Saturday, April 13, 2013

What Is Best for Abusers Is Also Best for Victims

Debate is going on in the Oklahoma legislature about toughening current sex offender laws. This is all connected with increasing required time of registration to lifetime for many on the registry, and that is all connected with a move toward becoming SORN, or AWA, compliant. 

Both sides are being heard, which is encouraging. One opinion, printed yesterday in the Muskogee Phoenix and titled, "Victims first, sex offenders second," ends with this appeal: 
"But rather than making state legislators worry about a sex convict’s ability to return to a normal life, the convicts should be thinking about whether their victims will ever be able to return to a normal life."

First, a victim's ability to return to a normal life is not dependent on the outcome of the offender. Ask Elizabeth Smart. Ask Jaycee Dugard. Ask Jacob Wetterling's mom. Ask other high profile victims and thousands of low-profile ones who chose not to remain victims and who chose not to benefit from their positions of victim or family of victim, and they will tell you that their recovery depended on themselves.

Secondly, we must stop seeing what is best for victims and what is best for former offenders as two separate things. They aren't. It isn't either-or. Research and experts agree that what helps former abusers recover--ability to find employment, find housing, have access to counseling and community services, ability to stay connected with family and community, ability to re-integrate--are the very factors that reduce the risk of recidivism and work toward public safety, less crime, and fewer victims.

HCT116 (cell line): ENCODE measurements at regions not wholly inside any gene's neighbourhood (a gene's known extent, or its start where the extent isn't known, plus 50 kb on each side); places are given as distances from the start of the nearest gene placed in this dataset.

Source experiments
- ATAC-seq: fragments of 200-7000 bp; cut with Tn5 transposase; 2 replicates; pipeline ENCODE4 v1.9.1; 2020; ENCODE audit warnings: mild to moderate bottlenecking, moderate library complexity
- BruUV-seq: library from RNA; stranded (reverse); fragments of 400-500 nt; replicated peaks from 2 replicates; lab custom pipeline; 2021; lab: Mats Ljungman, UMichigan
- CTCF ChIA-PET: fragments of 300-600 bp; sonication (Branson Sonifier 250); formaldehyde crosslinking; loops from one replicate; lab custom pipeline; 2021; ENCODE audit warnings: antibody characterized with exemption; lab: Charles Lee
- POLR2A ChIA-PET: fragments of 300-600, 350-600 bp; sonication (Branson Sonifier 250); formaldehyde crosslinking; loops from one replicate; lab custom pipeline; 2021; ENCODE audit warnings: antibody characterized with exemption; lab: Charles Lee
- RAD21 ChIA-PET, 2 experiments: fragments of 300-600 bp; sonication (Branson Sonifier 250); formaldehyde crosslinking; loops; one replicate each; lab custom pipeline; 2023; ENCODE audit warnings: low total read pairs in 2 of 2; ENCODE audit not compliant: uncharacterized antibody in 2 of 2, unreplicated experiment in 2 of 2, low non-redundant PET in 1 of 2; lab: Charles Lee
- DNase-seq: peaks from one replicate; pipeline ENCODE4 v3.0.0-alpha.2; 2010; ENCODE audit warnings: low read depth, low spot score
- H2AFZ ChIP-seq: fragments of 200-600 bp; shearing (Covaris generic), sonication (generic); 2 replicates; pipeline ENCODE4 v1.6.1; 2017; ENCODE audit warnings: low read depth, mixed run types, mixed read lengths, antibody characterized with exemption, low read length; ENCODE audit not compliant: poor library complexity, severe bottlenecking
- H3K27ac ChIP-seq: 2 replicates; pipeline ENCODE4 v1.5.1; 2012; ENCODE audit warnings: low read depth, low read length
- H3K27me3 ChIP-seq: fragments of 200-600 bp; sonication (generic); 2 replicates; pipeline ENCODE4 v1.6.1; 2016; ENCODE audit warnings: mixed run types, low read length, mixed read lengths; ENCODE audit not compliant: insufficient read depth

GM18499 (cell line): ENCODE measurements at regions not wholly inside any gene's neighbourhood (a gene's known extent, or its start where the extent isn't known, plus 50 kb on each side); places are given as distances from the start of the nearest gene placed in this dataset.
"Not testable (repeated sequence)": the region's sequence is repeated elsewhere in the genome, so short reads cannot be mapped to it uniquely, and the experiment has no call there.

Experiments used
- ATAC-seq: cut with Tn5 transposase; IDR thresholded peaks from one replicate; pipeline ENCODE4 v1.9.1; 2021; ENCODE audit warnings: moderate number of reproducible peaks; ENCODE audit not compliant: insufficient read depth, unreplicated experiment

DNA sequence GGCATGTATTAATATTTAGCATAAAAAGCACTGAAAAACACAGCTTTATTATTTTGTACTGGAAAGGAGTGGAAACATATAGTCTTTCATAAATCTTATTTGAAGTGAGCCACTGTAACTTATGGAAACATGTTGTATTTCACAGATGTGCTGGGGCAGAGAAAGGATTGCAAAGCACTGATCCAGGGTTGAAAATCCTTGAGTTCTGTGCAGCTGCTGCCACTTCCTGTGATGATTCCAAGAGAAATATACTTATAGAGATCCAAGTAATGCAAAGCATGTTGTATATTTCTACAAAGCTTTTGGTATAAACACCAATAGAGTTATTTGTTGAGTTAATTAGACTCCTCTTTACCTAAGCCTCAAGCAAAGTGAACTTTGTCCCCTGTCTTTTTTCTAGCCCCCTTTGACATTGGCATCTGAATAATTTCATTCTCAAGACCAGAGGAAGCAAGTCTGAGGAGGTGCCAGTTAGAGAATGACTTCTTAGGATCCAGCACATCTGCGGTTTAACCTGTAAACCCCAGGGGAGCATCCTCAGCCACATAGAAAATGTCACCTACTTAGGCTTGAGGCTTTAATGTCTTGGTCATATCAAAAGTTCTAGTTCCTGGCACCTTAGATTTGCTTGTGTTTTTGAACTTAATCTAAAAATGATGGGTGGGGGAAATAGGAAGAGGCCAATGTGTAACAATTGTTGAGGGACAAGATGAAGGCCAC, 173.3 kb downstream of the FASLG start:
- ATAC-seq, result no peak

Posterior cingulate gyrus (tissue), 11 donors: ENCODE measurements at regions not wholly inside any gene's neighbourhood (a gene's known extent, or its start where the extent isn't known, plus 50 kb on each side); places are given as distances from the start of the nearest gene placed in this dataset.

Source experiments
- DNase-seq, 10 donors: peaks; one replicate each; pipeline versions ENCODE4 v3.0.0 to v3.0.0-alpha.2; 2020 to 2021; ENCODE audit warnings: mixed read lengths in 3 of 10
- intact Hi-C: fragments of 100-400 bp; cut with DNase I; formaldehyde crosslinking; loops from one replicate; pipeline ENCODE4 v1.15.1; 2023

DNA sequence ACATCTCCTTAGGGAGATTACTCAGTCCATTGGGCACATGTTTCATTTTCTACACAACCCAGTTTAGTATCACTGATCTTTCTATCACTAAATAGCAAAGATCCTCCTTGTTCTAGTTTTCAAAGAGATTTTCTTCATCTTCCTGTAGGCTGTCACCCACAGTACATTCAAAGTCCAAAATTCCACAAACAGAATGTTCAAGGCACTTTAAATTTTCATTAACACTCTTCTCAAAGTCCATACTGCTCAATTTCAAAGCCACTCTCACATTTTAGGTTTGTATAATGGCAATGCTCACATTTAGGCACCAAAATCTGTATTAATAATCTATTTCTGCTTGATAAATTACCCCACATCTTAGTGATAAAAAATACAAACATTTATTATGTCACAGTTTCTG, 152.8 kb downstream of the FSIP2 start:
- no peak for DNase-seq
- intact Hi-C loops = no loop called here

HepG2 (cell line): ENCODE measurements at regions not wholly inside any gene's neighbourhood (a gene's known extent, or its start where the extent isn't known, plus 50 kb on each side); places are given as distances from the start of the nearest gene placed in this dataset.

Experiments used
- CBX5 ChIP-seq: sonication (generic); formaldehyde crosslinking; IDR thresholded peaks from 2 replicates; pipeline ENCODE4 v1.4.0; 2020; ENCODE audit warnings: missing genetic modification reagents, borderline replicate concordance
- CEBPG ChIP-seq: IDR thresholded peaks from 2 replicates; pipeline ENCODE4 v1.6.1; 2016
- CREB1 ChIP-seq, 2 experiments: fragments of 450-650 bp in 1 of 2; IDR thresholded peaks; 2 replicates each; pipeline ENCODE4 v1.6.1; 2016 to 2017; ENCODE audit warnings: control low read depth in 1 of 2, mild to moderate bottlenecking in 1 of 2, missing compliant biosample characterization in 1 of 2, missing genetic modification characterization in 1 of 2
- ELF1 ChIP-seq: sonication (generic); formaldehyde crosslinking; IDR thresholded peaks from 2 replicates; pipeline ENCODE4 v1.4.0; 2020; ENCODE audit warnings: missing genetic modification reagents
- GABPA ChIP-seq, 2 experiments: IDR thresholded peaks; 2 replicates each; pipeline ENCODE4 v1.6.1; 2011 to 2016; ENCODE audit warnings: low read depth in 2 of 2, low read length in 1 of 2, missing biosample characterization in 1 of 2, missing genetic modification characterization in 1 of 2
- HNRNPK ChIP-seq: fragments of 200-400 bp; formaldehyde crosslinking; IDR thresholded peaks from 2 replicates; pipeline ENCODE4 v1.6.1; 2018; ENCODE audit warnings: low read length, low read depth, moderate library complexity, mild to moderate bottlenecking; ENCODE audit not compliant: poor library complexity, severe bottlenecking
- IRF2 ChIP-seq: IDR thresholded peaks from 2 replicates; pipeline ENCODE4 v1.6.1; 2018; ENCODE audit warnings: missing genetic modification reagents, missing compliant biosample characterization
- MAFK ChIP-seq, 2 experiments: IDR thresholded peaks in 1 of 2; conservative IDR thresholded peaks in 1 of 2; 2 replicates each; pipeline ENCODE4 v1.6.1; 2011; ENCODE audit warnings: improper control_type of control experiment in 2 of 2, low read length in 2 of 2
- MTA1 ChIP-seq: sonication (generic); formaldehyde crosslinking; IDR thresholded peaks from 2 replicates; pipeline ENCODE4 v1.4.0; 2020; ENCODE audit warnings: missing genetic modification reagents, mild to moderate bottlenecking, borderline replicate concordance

It really doesn't seem to be a difficult concept.


1 comment:

  1. I'm not sure about this. It seems like some people would get over something like this easier than others. I don't think it's just as easy as saying, I'm over it. I do know people that whine forever about stuff that happened to them, like they were the only ones who ever got hurt. I guess what I'm saying is that no two people are going to react in the same way.



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